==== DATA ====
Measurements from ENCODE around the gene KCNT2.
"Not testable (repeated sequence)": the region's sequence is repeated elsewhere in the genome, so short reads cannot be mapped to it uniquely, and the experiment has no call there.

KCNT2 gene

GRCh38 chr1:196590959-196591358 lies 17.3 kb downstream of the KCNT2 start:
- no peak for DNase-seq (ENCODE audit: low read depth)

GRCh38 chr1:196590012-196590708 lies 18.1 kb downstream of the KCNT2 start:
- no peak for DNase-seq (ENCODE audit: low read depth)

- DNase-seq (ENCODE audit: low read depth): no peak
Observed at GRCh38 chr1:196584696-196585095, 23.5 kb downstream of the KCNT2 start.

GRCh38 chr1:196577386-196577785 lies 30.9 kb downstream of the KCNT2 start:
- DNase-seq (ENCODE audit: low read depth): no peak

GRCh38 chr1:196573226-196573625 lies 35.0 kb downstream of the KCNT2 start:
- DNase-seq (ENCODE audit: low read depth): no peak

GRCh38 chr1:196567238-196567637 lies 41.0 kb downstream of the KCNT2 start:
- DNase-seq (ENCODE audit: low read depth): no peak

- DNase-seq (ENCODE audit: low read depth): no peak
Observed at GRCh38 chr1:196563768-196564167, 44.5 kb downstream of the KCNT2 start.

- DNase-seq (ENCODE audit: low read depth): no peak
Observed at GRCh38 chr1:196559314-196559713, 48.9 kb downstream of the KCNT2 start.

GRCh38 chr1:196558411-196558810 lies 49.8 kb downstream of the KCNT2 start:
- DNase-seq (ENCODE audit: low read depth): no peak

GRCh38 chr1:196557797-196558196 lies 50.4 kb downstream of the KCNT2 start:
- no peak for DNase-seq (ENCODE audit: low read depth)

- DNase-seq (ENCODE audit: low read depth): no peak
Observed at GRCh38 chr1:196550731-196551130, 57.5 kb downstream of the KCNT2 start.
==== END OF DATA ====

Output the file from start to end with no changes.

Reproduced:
Measurements from ENCODE around the gene KCNT2.
"Not testable (repeated sequence)": the region's sequence is repeated elsewhere in the genome, so short reads cannot be mapped to it uniquely, and the experiment has no call there.

KCNT2 gene

GRCh38 chr1:196590959-196591358 lies 17.3 kb downstream of the KCNT2 start:
- no peak for DNase-seq (ENCODE audit: low read depth)

GRCh38 chr1:196590012-196590708 lies 18.1 kb downstream of the KCNT2 start:
- no peak for DNase-seq (ENCODE audit: low read depth)

- DNase-seq (ENCODE audit: low read depth): no peak
Observed at GRCh38 chr1:196584696-196585095, 23.5 kb downstream of the KCNT2 start.

GRCh38 chr1:196577386-196577785 lies 30.9 kb downstream of the KCNT2 start:
- DNase-seq (ENCODE audit: low read depth): no peak

GRCh38 chr1:196573226-196573625 lies 35.0 kb downstream of the KCNT2 start:
- DNase-seq (ENCODE audit: low read depth): no peak

GRCh38 chr1:196567238-196567637 lies 41.0 kb downstream of the KCNT2 start:
- DNase-seq (ENCODE audit: low read depth): no peak

- DNase-seq (ENCODE audit: low read depth): no peak
Observed at GRCh38 chr1:196563768-196564167, 44.5 kb downstream of the KCNT2 start.

- DNase-seq (ENCODE audit: low read depth): no peak
Observed at GRCh38 chr1:196559314-196559713, 48.9 kb downstream of the KCNT2 start.

GRCh38 chr1:196558411-196558810 lies 49.8 kb downstream of the KCNT2 start:
- DNase-seq (ENCODE audit: low read depth): no peak

GRCh38 chr1:196557797-196558196 lies 50.4 kb downstream of the KCNT2 start:
- no peak for DNase-seq (ENCODE audit: low read depth)

- DNase-seq (ENCODE audit: low read depth): no peak
Observed at GRCh38 chr1:196550731-196551130, 57.5 kb downstream of the KCNT2 start.